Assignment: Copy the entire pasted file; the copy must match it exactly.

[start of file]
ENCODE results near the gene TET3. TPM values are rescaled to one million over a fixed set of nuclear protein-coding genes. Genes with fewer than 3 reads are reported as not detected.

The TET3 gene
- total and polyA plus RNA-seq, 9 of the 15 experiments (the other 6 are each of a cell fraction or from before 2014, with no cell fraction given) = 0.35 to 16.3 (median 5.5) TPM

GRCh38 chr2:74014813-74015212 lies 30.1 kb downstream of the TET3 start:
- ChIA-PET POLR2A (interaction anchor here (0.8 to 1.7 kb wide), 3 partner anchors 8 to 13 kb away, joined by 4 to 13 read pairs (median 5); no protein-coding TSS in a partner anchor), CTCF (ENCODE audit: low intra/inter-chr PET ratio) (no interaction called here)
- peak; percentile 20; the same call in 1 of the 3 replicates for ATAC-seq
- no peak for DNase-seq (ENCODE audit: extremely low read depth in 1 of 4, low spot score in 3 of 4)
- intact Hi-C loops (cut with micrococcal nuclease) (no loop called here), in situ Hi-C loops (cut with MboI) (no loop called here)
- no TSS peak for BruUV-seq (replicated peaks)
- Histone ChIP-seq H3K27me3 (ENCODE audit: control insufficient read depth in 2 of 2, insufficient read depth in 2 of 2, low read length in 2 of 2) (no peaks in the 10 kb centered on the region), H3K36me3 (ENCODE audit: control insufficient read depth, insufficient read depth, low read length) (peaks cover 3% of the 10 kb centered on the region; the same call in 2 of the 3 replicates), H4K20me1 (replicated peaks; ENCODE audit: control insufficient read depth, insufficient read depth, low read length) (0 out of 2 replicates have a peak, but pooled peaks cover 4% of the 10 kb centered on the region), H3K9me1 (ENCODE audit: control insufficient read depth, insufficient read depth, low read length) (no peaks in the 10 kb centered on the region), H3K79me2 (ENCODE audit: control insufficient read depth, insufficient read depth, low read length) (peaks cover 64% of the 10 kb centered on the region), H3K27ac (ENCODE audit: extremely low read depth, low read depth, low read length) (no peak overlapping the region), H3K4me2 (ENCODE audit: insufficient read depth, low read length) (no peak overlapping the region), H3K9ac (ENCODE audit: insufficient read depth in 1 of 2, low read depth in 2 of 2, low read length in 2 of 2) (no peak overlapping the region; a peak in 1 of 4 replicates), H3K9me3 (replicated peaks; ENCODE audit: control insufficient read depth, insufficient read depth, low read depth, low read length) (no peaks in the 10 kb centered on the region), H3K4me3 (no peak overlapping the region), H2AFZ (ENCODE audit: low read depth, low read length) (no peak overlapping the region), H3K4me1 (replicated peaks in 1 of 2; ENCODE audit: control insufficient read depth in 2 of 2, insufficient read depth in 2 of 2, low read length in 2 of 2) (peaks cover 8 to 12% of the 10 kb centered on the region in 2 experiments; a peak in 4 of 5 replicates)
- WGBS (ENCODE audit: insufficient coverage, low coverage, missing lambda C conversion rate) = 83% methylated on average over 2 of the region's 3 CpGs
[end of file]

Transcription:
ENCODE results near the gene TET3. TPM values are rescaled to one million over a fixed set of nuclear protein-coding genes. Genes with fewer than 3 reads are reported as not detected.

The TET3 gene
- total and polyA plus RNA-seq, 9 of the 15 experiments (the other 6 are each of a cell fraction or from before 2014, with no cell fraction given) = 0.35 to 16.3 (median 5.5) TPM

GRCh38 chr2:74014813-74015212 lies 30.1 kb downstream of the TET3 start:
- ChIA-PET POLR2A (interaction anchor here (0.8 to 1.7 kb wide), 3 partner anchors 8 to 13 kb away, joined by 4 to 13 read pairs (median 5); no protein-coding TSS in a partner anchor), CTCF (ENCODE audit: low intra/inter-chr PET ratio) (no interaction called here)
- peak; percentile 20; the same call in 1 of the 3 replicates for ATAC-seq
- no peak for DNase-seq (ENCODE audit: extremely low read depth in 1 of 4, low spot score in 3 of 4)
- intact Hi-C loops (cut with micrococcal nuclease) (no loop called here), in situ Hi-C loops (cut with MboI) (no loop called here)
- no TSS peak for BruUV-seq (replicated peaks)
- Histone ChIP-seq H3K27me3 (ENCODE audit: control insufficient read depth in 2 of 2, insufficient read depth in 2 of 2, low read length in 2 of 2) (no peaks in the 10 kb centered on the region), H3K36me3 (ENCODE audit: control insufficient read depth, insufficient read depth, low read length) (peaks cover 3% of the 10 kb centered on the region; the same call in 2 of the 3 replicates), H4K20me1 (replicated peaks; ENCODE audit: control insufficient read depth, insufficient read depth, low read length) (0 out of 2 replicates have a peak, but pooled peaks cover 4% of the 10 kb centered on the region), H3K9me1 (ENCODE audit: control insufficient read depth, insufficient read depth, low read length) (no peaks in the 10 kb centered on the region), H3K79me2 (ENCODE audit: control insufficient read depth, insufficient read depth, low read length) (peaks cover 64% of the 10 kb centered on the region), H3K27ac (ENCODE audit: extremely low read depth, low read depth, low read length) (no peak overlapping the region), H3K4me2 (ENCODE audit: insufficient read depth, low read length) (no peak overlapping the region), H3K9ac (ENCODE audit: insufficient read depth in 1 of 2, low read depth in 2 of 2, low read length in 2 of 2) (no peak overlapping the region; a peak in 1 of 4 replicates), H3K9me3 (replicated peaks; ENCODE audit: control insufficient read depth, insufficient read depth, low read depth, low read length) (no peaks in the 10 kb centered on the region), H3K4me3 (no peak overlapping the region), H2AFZ (ENCODE audit: low read depth, low read length) (no peak overlapping the region), H3K4me1 (replicated peaks in 1 of 2; ENCODE audit: control insufficient read depth in 2 of 2, insufficient read depth in 2 of 2, low read length in 2 of 2) (peaks cover 8 to 12% of the 10 kb centered on the region in 2 experiments; a peak in 4 of 5 replicates)
- WGBS (ENCODE audit: insufficient coverage, low coverage, missing lambda C conversion rate) = 83% methylated on average over 2 of the region's 3 CpGs